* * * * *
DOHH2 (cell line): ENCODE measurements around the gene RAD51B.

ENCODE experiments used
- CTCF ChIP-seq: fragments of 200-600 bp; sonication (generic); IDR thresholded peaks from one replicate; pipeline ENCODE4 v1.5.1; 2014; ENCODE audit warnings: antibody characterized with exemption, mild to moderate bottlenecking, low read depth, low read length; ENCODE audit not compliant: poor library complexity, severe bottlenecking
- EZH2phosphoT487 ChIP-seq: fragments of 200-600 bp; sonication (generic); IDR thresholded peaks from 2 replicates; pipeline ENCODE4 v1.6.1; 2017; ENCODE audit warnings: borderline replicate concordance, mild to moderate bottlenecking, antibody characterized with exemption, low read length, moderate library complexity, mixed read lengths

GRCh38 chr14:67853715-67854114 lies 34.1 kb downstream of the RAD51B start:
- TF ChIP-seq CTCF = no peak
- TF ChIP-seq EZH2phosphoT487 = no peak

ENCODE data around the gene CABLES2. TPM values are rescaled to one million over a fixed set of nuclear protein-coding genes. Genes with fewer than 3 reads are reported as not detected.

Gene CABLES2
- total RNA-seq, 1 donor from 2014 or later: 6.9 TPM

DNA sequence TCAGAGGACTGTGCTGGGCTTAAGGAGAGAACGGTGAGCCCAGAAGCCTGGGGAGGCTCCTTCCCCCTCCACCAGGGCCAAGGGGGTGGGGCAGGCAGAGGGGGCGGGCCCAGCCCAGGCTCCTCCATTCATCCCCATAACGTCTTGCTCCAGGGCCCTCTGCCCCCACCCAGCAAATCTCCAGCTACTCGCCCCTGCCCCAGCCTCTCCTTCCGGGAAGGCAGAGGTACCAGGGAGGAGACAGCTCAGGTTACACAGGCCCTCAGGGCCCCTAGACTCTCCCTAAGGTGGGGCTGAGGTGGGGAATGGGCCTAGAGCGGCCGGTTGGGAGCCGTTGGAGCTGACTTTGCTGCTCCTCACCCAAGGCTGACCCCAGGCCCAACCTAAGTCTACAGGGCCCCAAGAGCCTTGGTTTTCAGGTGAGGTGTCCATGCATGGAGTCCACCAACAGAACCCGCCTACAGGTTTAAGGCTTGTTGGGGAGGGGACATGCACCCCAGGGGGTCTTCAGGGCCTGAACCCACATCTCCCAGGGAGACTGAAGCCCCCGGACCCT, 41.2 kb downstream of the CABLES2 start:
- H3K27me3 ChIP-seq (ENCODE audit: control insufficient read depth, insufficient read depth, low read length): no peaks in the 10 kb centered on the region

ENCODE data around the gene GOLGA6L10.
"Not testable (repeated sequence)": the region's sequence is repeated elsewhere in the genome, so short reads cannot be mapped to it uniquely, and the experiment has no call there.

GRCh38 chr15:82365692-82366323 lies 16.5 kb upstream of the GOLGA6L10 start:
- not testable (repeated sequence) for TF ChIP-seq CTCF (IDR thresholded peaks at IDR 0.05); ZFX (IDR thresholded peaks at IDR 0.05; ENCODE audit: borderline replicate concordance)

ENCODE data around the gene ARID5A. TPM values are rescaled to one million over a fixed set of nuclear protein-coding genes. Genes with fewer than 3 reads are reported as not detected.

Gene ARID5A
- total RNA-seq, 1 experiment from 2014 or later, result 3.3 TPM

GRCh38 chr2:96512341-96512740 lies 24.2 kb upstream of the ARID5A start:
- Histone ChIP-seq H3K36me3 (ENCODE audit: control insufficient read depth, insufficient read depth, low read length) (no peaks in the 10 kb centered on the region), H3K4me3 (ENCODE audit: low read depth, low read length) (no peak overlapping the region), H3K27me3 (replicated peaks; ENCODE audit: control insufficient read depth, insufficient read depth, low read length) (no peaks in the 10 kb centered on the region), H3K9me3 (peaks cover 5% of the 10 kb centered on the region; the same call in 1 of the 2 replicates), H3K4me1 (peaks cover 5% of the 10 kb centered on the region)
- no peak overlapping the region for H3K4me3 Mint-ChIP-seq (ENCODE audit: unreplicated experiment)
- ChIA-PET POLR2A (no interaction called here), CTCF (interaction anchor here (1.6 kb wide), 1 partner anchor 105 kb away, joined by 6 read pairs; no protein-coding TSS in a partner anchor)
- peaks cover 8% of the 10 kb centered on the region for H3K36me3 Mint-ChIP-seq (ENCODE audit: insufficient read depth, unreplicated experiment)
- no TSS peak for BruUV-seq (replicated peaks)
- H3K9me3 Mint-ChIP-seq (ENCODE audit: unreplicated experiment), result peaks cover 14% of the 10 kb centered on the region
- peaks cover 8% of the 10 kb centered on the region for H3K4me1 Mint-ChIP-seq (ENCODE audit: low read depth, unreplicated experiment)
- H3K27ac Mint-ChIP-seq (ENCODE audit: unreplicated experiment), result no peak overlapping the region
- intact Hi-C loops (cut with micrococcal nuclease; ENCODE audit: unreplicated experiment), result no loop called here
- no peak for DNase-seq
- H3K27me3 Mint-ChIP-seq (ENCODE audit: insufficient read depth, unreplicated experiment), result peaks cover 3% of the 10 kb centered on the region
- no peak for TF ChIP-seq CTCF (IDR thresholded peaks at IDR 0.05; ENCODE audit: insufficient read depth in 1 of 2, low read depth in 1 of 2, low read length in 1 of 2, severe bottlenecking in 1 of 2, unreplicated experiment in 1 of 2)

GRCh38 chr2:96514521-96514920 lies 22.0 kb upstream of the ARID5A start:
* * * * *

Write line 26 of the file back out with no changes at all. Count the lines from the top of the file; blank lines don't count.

- H3K9me3 Mint-ChIP-seq (ENCODE audit: unreplicated experiment), result peaks cover 14% of the 10 kb centered on the region